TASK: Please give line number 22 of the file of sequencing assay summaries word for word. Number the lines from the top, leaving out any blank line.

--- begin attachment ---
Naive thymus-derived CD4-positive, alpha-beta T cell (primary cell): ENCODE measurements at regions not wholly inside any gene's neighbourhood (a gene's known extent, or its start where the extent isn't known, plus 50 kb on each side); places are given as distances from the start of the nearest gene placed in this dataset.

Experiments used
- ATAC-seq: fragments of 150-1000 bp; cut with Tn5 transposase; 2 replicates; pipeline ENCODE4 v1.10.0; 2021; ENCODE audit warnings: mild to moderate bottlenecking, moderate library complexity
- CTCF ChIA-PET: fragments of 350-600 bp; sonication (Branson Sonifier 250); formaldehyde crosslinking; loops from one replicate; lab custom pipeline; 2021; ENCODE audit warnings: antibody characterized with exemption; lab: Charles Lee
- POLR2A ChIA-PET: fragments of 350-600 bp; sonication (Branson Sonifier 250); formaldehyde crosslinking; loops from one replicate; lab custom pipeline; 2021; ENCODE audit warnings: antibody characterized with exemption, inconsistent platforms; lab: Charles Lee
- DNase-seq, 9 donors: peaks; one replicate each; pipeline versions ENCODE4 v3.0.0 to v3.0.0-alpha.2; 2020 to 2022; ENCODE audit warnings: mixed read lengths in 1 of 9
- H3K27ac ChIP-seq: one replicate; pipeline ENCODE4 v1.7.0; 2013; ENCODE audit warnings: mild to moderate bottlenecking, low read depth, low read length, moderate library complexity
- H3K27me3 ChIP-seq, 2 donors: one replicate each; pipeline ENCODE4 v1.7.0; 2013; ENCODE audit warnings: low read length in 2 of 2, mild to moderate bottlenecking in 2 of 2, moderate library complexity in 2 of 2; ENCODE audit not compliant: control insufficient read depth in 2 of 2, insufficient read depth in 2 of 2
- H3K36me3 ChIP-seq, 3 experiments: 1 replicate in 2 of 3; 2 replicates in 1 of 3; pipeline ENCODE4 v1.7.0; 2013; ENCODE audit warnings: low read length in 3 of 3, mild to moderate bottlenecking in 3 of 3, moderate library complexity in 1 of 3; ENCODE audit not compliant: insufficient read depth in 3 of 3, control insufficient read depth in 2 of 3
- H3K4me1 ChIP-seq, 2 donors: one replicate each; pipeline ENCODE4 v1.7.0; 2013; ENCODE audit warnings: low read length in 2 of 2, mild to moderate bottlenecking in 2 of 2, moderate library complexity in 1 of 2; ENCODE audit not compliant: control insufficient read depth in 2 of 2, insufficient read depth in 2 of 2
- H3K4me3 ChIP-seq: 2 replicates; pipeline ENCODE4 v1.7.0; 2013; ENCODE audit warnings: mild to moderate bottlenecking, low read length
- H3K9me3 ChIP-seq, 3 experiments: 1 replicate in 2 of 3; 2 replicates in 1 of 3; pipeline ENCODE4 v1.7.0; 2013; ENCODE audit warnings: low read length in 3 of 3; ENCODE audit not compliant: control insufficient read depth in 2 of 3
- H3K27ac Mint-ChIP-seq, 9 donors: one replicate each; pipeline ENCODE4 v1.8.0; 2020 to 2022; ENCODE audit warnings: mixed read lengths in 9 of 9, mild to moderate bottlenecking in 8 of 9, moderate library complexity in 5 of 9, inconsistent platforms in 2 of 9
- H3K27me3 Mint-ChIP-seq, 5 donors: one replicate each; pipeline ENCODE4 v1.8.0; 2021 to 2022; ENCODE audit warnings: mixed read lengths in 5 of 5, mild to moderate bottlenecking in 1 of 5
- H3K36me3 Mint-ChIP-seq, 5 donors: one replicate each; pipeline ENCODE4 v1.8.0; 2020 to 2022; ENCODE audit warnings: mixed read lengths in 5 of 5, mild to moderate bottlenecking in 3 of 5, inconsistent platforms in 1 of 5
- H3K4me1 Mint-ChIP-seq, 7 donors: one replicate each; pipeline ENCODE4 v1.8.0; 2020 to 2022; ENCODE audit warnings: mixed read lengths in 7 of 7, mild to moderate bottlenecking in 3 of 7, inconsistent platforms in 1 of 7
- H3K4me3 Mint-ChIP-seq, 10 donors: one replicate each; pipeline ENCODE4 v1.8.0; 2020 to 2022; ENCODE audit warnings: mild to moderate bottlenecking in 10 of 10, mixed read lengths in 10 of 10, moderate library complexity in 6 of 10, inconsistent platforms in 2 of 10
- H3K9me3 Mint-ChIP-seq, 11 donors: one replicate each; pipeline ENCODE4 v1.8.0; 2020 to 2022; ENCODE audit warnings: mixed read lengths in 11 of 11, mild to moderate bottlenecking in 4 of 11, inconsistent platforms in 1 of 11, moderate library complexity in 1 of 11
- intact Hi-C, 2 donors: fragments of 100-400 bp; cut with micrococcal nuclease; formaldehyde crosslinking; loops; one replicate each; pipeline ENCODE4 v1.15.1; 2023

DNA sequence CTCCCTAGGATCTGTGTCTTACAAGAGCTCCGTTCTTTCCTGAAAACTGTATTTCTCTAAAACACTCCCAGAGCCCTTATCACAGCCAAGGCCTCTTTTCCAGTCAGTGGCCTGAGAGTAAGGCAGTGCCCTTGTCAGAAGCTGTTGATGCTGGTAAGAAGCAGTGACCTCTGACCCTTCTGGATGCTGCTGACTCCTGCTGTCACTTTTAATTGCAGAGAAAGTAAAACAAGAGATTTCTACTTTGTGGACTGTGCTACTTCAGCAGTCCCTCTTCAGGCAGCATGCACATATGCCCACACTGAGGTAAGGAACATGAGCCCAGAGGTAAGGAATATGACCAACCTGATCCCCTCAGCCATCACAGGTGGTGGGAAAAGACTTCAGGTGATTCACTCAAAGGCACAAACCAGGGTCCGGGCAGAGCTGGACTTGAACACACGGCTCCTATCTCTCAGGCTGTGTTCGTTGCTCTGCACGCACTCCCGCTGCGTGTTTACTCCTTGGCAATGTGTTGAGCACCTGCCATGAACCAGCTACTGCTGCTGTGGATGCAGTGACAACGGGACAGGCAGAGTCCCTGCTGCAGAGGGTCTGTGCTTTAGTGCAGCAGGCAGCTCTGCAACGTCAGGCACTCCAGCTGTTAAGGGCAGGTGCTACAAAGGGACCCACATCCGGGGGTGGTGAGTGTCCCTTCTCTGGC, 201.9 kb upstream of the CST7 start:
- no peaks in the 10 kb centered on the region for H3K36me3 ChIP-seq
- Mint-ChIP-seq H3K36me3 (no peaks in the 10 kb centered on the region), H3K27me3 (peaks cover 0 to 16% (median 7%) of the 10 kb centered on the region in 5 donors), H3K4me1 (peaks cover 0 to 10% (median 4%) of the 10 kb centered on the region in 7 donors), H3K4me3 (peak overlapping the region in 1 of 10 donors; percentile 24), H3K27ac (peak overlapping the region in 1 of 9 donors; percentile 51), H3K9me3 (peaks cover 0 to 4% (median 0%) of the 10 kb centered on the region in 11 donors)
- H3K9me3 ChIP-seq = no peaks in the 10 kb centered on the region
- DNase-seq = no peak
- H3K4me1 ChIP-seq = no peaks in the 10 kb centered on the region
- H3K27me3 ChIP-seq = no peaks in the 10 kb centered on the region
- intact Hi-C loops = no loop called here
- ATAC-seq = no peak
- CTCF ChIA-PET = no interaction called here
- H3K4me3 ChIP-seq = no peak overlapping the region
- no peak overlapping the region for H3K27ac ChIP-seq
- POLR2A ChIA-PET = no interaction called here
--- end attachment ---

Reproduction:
- Mint-ChIP-seq H3K36me3 (no peaks in the 10 kb centered on the region), H3K27me3 (peaks cover 0 to 16% (median 7%) of the 10 kb centered on the region in 5 donors), H3K4me1 (peaks cover 0 to 10% (median 4%) of the 10 kb centered on the region in 7 donors), H3K4me3 (peak overlapping the region in 1 of 10 donors; percentile 24), H3K27ac (peak overlapping the region in 1 of 9 donors; percentile 51), H3K9me3 (peaks cover 0 to 4% (median 0%) of the 10 kb centered on the region in 11 donors)